90 years ago today, Frederick Banting and John McLeod first tested the affects of injected insulin on an actual 14 year old, diabetic patient. They went on to win a Nobel Peace Prize for their work and today, I and millions of other people are alive because of the innovation and vision of these doctors and their team.
These days there are lots of folks looking to take their work one step further and find a way to get the pancreas to return to normal function–which in short means reanimating dead tissue–so it is no small task that today’s researchers are facing. Many diabetics are fixated on “curing” type 1 diabetes and hanging onto the results of each latest study–only to find a cure is not “just around the corner” despite what some would have us believe. I would LOVE to have a working pancreas again, but since the possibility of a TRUE cure is akin to raising the dead, I have chosen to focus my efforts in a slightly different direction.
I am frequently torn on the issue of a “cure”. I feel like I am the odd man out since I am one of the few who is not crying out for a pharmaceutical cure. No one lives forever. If I manage my diabetes vigilantly using diet, exercise and insulin, I can live as long, as healthy and more adventurously than most people without diabetes. Of course that’s a big IF. Discipline, hard work, and yes, suffering are the prices to pay–but aren’t we as a society a little soft–IE in need of some good old-fashioned elbow grease?
YES. We have an obesity epidemic that is out of control. Pollution, waste and detachment from nature are built into our lifestyles. These are the bigger, more immediate threats to a good quality of life than whether your insulin comes from a syringe, a pump or a pancreas.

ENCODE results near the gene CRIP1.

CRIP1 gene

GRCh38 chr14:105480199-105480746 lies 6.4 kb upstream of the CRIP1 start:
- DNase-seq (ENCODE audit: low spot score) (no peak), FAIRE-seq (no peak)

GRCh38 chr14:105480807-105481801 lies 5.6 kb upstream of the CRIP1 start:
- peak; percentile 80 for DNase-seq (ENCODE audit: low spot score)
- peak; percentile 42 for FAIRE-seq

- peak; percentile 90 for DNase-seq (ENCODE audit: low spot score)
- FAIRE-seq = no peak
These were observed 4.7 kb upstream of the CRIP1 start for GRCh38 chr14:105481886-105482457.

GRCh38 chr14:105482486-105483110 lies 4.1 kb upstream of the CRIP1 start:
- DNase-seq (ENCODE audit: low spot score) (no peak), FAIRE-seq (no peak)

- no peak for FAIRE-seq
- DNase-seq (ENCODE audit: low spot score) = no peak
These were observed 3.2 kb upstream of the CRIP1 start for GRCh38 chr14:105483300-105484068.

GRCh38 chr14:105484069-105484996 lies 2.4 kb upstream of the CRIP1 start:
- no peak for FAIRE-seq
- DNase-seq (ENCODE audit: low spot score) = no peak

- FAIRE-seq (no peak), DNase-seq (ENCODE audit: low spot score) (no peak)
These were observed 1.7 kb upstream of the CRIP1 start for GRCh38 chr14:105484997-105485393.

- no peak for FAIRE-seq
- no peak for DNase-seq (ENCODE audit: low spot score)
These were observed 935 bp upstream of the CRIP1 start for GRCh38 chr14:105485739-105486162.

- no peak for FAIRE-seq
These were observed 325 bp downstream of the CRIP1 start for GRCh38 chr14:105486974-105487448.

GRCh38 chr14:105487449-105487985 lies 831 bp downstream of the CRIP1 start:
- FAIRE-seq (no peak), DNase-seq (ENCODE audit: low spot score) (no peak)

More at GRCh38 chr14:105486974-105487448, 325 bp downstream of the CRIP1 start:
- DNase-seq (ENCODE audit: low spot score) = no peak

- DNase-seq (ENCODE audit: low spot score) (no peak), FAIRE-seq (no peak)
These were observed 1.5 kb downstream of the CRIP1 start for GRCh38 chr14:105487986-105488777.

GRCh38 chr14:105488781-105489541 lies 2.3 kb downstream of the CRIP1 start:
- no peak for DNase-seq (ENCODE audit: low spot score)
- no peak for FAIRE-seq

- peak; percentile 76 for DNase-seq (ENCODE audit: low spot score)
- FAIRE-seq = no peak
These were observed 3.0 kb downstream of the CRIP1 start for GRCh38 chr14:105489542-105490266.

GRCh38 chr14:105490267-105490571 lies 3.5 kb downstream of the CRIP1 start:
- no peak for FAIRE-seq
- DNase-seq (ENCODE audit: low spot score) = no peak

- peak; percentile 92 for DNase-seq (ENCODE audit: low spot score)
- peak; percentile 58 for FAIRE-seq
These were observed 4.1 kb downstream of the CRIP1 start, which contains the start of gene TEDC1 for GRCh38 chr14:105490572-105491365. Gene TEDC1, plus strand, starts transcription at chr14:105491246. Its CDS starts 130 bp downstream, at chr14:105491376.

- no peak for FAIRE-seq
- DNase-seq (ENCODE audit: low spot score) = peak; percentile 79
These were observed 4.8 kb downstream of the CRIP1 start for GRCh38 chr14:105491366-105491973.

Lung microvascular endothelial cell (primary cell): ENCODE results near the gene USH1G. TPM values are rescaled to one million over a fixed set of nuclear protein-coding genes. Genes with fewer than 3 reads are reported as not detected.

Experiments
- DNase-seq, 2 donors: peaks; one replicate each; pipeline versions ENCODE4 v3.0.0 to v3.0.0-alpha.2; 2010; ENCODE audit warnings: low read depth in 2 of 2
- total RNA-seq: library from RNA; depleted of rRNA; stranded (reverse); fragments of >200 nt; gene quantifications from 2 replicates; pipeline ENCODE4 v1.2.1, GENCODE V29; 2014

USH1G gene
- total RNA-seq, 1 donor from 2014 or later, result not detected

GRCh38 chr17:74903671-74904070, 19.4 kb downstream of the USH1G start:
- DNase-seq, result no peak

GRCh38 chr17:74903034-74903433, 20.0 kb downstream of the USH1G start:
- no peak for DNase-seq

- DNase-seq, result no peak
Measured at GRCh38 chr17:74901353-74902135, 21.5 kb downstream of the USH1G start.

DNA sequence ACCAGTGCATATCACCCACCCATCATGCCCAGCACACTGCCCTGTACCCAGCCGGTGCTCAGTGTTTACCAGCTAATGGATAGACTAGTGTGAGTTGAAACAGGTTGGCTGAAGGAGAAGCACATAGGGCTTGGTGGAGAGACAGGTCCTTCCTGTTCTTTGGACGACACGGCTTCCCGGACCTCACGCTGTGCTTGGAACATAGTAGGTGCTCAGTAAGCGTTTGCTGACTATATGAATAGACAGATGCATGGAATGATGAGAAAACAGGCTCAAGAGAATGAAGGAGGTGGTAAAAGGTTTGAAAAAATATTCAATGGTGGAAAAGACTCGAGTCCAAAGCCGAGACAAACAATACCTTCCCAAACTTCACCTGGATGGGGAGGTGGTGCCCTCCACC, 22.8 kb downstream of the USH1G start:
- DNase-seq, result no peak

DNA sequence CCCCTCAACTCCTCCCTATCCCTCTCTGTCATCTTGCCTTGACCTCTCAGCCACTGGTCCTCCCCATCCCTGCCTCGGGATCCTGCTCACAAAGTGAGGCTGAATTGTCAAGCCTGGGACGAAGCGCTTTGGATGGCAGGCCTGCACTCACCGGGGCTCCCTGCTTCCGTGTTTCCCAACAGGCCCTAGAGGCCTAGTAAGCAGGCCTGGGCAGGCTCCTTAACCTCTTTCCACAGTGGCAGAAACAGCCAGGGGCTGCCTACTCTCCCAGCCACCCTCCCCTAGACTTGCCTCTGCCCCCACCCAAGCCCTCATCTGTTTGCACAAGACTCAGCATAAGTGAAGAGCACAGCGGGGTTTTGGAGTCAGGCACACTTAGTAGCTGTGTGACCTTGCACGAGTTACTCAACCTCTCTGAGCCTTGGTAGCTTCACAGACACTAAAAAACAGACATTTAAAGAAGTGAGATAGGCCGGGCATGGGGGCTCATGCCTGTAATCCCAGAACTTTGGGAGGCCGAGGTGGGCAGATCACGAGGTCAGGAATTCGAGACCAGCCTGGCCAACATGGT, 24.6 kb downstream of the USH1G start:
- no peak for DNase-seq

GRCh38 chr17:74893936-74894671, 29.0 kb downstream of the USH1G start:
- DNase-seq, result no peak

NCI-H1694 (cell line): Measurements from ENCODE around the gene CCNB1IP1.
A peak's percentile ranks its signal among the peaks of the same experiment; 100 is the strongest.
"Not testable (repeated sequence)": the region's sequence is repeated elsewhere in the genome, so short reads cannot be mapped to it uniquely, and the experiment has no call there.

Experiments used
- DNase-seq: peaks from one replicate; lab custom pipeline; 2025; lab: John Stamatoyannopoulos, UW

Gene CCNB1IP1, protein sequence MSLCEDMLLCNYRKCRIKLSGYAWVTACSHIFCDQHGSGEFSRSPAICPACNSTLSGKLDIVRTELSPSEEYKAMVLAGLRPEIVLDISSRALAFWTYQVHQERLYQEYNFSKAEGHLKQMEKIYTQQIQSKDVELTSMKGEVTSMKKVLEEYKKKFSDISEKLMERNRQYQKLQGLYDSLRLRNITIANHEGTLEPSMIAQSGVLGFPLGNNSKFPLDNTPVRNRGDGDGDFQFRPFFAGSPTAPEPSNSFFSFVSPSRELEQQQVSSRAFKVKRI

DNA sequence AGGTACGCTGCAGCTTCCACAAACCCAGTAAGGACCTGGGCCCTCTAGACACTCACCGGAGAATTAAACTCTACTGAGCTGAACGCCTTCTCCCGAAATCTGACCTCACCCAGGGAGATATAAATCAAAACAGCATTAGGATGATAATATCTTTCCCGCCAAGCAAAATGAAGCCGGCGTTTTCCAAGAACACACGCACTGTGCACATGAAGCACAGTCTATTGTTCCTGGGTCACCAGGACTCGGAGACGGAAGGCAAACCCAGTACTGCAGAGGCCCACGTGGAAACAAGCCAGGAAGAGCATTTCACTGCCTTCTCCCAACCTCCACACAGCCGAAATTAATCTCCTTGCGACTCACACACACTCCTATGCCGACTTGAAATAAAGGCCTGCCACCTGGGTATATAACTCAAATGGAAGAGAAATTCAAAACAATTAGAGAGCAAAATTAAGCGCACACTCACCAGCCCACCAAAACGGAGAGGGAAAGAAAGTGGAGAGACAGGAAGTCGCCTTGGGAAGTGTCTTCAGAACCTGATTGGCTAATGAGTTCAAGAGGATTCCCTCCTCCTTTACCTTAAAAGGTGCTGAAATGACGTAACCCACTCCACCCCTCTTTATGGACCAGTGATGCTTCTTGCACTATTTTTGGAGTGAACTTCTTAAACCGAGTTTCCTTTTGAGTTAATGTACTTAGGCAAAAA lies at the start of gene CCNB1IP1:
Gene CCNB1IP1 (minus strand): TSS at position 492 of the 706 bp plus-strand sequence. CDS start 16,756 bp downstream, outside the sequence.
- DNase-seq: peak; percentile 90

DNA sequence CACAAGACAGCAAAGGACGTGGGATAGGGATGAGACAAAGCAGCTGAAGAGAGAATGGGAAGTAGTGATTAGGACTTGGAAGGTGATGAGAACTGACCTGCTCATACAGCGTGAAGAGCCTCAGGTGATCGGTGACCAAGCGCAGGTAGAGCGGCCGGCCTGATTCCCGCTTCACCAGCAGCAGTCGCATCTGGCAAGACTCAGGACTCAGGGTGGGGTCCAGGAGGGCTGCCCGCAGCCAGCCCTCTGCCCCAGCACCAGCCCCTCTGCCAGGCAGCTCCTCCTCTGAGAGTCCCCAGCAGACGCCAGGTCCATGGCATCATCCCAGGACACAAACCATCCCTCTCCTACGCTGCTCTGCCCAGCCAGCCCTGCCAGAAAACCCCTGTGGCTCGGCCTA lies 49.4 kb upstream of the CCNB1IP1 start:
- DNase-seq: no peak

The salient point of this rant is not to judge the efforts of others, but rather to ENCOURAGE people not to WAIT for a cure to live a better life. To dispel the myth that removing the challenge is the end all-be all. I would love nothing more than for the gifted scientists who are hard at work to have a breakthrough which would result in a cure that normal people could afford. In the meantime, hard work, a good diet and connection to the environment–well that is doable for anyone–RIGHT NOW. Those are the lynch-pins that keep us dangling above the quality of life that we want.
I am thankful for insulin. I am thankful for the folks who are working to eliminate the steps we have to take in getting that insulin into our systems-but I will never pin my quality of life on any industry above my own attitude and work ethic. By pushing the boundaries we are faced with, we honor the efforts of those who have made discoveries (thanks, Banting and McLeod!) and all of those who are still laboring to move the proverbial “high camp” a little further up the mountain!
Now let’s all go climbing!